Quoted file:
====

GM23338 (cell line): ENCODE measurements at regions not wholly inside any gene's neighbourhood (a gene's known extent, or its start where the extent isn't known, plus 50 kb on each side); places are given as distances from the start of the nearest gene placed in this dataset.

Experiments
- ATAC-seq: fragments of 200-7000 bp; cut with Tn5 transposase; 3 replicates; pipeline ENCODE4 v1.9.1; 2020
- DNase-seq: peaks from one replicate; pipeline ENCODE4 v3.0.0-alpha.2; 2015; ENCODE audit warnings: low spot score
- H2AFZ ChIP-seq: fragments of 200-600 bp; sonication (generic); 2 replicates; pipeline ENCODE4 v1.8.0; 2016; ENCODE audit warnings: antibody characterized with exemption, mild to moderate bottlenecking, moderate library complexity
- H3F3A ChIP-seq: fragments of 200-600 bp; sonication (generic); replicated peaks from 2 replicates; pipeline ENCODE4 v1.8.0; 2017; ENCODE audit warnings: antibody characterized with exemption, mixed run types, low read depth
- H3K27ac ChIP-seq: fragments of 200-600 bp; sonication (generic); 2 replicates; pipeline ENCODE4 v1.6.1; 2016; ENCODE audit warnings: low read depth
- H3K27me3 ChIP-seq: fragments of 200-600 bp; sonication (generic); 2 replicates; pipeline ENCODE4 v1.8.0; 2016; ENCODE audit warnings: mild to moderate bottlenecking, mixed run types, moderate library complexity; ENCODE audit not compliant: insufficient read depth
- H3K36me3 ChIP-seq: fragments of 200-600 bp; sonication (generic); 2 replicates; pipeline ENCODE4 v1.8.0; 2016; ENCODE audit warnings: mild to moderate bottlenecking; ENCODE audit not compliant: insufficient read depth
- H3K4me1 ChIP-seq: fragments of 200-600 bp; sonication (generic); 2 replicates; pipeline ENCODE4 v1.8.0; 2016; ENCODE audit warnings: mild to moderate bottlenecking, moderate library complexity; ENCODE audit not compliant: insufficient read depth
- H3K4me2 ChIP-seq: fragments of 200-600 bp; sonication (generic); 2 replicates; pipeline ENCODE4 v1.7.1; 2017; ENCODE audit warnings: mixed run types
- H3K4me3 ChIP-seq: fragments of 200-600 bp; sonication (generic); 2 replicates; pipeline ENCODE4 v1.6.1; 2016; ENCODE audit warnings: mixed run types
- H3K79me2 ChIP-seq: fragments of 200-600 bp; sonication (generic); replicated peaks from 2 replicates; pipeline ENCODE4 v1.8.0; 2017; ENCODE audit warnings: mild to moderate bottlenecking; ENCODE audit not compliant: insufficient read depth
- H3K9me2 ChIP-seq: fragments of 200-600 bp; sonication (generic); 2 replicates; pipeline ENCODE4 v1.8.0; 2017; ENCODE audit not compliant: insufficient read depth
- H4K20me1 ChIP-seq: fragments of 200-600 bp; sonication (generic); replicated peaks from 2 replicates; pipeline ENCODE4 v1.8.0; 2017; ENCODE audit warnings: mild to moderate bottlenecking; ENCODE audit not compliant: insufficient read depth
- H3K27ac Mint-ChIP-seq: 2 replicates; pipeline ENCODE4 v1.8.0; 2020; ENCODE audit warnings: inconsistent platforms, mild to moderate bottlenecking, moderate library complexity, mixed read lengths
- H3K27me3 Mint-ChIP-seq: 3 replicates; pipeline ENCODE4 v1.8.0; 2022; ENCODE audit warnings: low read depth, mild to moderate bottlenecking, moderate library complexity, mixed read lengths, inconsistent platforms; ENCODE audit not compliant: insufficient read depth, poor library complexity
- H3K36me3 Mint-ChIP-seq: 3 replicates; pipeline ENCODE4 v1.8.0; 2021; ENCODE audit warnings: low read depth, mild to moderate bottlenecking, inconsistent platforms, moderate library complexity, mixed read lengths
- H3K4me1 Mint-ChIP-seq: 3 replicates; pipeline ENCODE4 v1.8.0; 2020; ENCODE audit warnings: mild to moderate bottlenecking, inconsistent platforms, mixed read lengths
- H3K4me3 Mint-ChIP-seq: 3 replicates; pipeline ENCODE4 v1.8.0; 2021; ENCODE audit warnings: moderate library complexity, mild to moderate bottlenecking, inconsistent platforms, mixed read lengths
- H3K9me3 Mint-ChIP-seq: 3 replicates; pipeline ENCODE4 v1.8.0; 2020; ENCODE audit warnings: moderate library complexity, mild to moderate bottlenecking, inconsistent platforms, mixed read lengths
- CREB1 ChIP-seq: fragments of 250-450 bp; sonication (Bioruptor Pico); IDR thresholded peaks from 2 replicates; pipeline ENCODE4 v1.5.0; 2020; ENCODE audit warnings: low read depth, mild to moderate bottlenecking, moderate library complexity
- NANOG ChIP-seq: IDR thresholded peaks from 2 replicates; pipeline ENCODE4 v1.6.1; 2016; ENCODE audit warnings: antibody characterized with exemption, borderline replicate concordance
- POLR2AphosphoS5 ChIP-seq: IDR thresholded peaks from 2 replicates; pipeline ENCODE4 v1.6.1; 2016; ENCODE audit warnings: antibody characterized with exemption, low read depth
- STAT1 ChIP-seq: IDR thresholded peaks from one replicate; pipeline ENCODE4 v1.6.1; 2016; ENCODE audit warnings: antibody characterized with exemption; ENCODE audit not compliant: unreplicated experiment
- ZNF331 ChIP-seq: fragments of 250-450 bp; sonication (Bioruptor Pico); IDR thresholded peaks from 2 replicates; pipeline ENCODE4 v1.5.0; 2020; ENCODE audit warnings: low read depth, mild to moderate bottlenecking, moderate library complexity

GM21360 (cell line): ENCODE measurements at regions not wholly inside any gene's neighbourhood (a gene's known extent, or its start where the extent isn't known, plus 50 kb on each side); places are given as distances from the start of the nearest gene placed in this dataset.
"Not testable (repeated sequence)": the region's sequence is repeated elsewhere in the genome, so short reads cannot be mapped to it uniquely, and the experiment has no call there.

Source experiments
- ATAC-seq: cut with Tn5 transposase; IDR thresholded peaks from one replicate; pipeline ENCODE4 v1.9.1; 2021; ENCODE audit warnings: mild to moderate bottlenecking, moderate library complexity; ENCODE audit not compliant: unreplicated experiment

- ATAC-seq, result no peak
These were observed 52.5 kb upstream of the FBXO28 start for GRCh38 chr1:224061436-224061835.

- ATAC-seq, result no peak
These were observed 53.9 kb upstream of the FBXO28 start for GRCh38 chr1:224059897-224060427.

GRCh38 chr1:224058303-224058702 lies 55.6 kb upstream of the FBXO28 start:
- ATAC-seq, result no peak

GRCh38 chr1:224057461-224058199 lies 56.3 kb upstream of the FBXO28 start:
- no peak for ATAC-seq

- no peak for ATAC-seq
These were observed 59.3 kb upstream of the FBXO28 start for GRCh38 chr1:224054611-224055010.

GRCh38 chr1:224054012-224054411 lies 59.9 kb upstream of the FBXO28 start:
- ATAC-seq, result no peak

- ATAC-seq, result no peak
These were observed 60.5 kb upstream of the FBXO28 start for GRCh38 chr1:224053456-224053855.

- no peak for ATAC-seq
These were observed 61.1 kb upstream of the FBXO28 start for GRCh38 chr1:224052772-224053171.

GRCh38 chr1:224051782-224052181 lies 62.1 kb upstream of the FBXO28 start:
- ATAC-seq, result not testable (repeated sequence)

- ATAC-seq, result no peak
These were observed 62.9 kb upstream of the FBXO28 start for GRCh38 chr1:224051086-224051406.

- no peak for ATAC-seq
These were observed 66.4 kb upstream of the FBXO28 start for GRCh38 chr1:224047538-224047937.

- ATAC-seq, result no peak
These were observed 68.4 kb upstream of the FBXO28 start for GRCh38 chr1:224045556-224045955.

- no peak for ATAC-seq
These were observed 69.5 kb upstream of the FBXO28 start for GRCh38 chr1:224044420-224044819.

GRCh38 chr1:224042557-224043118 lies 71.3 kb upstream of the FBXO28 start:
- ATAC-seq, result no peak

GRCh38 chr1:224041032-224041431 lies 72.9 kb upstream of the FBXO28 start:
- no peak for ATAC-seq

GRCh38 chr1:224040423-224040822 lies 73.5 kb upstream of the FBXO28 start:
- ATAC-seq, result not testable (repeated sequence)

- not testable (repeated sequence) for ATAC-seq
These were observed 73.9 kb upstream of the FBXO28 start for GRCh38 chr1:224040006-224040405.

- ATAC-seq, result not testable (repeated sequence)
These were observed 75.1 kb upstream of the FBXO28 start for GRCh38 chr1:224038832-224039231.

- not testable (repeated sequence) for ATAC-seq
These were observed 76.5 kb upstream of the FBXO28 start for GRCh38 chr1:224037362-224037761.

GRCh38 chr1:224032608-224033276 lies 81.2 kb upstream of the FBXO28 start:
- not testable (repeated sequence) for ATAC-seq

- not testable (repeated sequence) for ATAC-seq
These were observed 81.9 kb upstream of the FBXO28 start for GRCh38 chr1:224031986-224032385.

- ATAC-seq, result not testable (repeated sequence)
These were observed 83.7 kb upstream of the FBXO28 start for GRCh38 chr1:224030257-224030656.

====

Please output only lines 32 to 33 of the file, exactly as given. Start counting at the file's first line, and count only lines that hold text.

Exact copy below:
These were observed 52.5 kb upstream of the FBXO28 start for GRCh38 chr1:224061436-224061835.

- ATAC-seq, result no peak